So why doesn’t the Soul have a better perception? You’re not spoiled for choice with just the one trim level available. It’s an unusual look in an environment populated with slick looking SUVs of various sizes and shapes or sleek European sedans. Is it the fuel economy?
So it could be a combination of suburban thirst and a styling that is perhaps a little too unusual? If you were to ask the junior members of the AWT family, it’s the latter…yet they observed that from inside you couldn’t see the outside. Sage advice for any prospective buyers that would be missing out on a thoroughly competent vehicle.
As a certain Akubra wearing former TV host used to say: “Do yourself a favour” and try the Soul. Here’s where you can go to check it out and book the test drive: 2017 Kia Soul

Van Review: 2017 Mercedes-Benz Sprinter 313 Transfer Minibus.

It’s a huge thanks to Blake at Mercedes-Benz Vans Australia as A Wheel Thing goes back to its roots. The first vehicle to be reviewed is the 2017 Mercedes-Benz Sprinter 313 Transfer Minibus. In a past life, A Wheel Thing’s first vehicle sales role was with a Mercedes-Benz dealership and in a newly established position as a light commercial vehicle salesman. The Sprinter Transfer Minibus is, well, a Minibus variant of the Sprinter van and it is, visually, one big unit. Available with a low (as the review vehicle had) or high roof, at 2524 mm or 2818 mm, it’s lonnnng at 5926 mm. Width? 1993 mm or 2426 mm with the (heated) mirrors included. Seating capacity is twelve, with driver and two up front, and two/three/four mix behind, with all seats fitted with belts and there’s a fire extinguisher and emergency escape panel as well. Even the wheelbase is huge, nearly as long as some small cars are at a total length of 3665 mm. There’s a sense of irony for the uninitiated when M-B state that this is a medium wheelbase model…The heart and soul of the Mercedes-Benz van range is the engine and transmission combination. The Sprinter 313 Transfer is no exception, with a seemingly small Euro 5 compliant 2.2L diesel and seven speed auto driveline. Peak power comes in at 3800 rpm with 120 kW on offer, with peak torque just 360 Nm between 1400 to 2400 rpm. Bear in mind, though, it’s a seven speed auto and at 110 kph, the tacho is sitting on 2200 revs, smack bang in the peak torque figure.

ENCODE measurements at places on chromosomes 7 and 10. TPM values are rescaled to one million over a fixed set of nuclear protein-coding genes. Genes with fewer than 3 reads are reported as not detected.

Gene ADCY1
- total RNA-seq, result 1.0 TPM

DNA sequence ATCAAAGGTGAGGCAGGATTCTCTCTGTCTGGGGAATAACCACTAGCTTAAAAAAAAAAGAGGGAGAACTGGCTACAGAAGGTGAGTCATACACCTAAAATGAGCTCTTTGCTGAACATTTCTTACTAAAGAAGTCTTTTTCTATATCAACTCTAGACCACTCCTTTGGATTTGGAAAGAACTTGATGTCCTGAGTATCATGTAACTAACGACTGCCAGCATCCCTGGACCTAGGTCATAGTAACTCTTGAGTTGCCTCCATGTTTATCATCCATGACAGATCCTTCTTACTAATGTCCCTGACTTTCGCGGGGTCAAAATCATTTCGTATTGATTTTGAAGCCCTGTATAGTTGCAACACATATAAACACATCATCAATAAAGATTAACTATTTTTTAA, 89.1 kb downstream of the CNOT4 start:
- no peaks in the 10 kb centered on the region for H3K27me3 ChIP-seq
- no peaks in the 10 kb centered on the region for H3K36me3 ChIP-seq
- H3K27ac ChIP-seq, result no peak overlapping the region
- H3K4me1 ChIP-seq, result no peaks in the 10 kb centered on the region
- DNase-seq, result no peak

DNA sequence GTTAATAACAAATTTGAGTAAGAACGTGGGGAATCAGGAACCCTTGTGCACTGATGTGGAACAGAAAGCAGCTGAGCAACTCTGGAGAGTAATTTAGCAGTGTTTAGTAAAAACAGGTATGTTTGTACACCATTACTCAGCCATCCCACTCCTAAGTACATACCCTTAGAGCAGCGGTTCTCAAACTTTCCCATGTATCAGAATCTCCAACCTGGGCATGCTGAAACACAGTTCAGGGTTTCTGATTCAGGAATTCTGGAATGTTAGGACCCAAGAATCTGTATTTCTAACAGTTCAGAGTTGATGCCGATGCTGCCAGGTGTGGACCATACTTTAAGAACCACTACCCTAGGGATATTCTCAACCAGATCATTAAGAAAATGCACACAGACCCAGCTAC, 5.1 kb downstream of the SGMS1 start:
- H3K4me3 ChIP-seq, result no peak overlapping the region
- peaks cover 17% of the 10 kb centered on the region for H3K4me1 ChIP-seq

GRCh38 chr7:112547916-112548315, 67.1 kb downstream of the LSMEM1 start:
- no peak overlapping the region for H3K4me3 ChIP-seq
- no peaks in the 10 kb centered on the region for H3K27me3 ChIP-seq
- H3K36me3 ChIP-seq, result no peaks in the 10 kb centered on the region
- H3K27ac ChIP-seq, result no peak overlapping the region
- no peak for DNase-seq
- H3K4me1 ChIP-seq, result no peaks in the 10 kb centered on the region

The transmission is a superb unit. Gear changes are physically imperceptible, with only the engine note, a restrained yet noticeable diesel thrum, and the flick of the tacho needle, giving away the ratio has swapped. On the go on the highway and freeway, it’s an effortless cruiser and it was a delight to drive.

Acceleration is reasonable, with entering a highway from a standstill requiring a bit of planning and some driver skill. What this means is having an understanding of the ability and limitations of a vehicle that is good but not great at getting off the line. One simply shouldn’t expect that they can pull into traffic and do so in front of oncoming vehicles.